Along with the high pixel count on the D800 comes some warning. Not just from me but from Nikon. The very fact that so many pixels are there to record the image will show up even the slightest movement in camera or subject. Extra care is going to have to be taken to make the super-sharp images we all love. I noticed this fact event from the step up from 6 to 12mp. It took some getting used to, you can’t cut corners and get away with it so easily, especially when the pixel count has jumped to drastically from 12 to 36mp. I don’t envy the dealerships or Nikon when the barrage of ‘this camera isn’t focusing right’ comments come in. It’s going to happen and to some extent the photographers are going to have to slow down and think about what they are doing more.

Back to the comparison.

The D800 and D4 share a remarkable amount of features. The AF system, exposure system and the video system (bar a few options) are the most obvious and essential components. Features that were jaw dropping at the D4 release are just taken for granted in the younger brother. CF and SD card slot instead of the CF and XQD format in the D4. XQD being the new kid on the block and as yet, the unknown quantity. (On a side note, I read that Sandisk and Lexar, 2 of the biggest memory card players have expressed no interest in producing cards of this format… Could this be another Sony invents, Sony dictates and Sony loses senario? )

Pricing. Well this was the big surprise to me. The D4 weighs in at a rounded up € 6000,00 the D800 at around € 3000,00 Half the price of its big brother. You get all the same essentials as the D4 plus a whopping great 36mp sensor for ‘just’ 3 grand? Ok, € 3000,00 is a lot of anyone’s money but in the photography world that is peanuts. Especially when you think they’re paddling in the medium format pool where relatively speaking, 3 grand wouldn’t even buy the sensor to put in a camera. € 3000,00 is an aggressive pricing that is going to appeal to many people, professional and amateur alike. I’m pretty sure Nikon are going to have to find a way to squeeze more than 24hours into a day to get D800’s produced quick enough too meet demand. On the other hand, they might have done it as strategy, aggressive pricing with high demand to get in the orders quick and try to take a bite out of the DSLR video sector that is already dominated by the Canon 5D MKII. As someone who wants to do more DSLR video work, for the price of a D4 I could buy a D800, video rig and various video related accessories. Not a bad choice to make when you consider that the camera can also produce stunning still images, is it?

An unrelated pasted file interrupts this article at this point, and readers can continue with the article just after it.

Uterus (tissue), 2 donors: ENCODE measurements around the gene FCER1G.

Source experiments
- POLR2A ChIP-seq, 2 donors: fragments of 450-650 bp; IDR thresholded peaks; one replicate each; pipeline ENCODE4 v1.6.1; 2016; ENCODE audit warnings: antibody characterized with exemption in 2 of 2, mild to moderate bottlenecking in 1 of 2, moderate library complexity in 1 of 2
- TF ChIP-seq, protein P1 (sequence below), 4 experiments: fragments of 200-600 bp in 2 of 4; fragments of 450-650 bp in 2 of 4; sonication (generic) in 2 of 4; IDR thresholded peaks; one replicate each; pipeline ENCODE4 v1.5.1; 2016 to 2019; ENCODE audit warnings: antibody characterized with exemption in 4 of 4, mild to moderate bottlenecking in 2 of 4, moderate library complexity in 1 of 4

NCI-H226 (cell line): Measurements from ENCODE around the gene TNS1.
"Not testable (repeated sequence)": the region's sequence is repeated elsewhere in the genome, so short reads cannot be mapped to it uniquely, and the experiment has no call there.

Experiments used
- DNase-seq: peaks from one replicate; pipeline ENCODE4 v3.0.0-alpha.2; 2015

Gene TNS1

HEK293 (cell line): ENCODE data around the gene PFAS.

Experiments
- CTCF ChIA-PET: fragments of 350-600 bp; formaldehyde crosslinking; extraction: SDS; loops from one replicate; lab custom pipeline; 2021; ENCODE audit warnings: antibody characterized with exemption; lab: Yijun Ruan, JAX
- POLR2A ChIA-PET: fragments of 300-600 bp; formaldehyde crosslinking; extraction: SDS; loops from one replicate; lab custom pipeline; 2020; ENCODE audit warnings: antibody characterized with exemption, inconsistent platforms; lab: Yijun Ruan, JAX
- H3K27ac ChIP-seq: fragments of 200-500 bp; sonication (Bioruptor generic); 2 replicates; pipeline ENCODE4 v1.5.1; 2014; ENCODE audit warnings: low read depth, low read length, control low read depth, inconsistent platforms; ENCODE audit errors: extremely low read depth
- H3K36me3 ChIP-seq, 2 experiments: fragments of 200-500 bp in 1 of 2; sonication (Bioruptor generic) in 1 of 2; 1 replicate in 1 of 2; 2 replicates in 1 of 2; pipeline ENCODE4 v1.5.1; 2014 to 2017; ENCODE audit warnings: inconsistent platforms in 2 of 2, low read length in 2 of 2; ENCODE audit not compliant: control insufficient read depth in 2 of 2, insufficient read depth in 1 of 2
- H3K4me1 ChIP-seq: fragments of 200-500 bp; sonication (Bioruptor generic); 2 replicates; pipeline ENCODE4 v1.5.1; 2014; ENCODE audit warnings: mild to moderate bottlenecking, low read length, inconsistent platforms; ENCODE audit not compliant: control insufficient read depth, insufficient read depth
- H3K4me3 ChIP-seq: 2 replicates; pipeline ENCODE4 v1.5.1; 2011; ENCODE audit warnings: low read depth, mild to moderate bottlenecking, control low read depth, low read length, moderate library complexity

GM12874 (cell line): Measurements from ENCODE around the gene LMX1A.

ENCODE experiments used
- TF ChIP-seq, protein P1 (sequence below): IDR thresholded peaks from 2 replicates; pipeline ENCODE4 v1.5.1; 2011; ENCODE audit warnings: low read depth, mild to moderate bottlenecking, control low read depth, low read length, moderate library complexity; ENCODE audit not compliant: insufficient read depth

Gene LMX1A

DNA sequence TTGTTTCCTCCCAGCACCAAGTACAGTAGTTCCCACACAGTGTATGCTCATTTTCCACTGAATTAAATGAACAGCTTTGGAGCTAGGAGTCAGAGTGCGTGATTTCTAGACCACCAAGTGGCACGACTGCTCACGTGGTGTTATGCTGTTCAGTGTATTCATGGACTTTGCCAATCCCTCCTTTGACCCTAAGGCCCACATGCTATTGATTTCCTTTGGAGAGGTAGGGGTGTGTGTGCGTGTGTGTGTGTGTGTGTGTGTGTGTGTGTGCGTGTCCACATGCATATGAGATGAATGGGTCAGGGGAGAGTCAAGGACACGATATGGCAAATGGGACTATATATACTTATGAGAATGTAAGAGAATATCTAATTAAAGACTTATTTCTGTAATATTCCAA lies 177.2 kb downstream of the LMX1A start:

The bits that make me scratch my head..

Personally this is huge to me and I can only suspect a deliberate effort by Nikon to force the differences between the D800 use and the D4. RAW files can only be recorded in the full 36mp size. There is no option to save a smaller RAW file. Ouch! That means everything, even photos that are not intended for bill-boards are recorded at a whopping file size. That is barmy and the main reason that the D800 isn’t a clear cut choice for my newest investment. Nikon, if you read this, on behalf of myself and many colleagues. AARGH! Next up, the lack of support for the new WT-5 transmitter. Ok, possibly a luxury to have but a cheaper and more effective solution than the dated and unstable WT-4 solution.

What do I do now?

I’ll have to buy a new camera this year. That’s how it is. What do I buy though? My first and accurate reaction would be, I will buy both. I’m not in the position to drop the fat end of € 9000,00 on camera bodies this year though. Although the year is still young… So what will I choose? The beast of the D4 that just bludgeons its way though work or the smaller and meeker little brother? I still have no idea. Both cover the work I do, both provide features and power I’ll never be able to exploit to the maximum and both would be very welcome. I’ll tell you one thing though. IF the D800 finds it’s way into my camera bag, it’ll be the D800E version. I’ll live on the edge, live a little and risk a little Moiré.

I have one last question: Who is going to buy a D3X now?

Once again thanks to the team at Nikon Belgium for letting us play with the new tools and thanks to the team at Hill & Knowlton Strategies for organizing the event, a warm-ish tent to shelter in and the usual trimmings that make up a very smooth presentation day.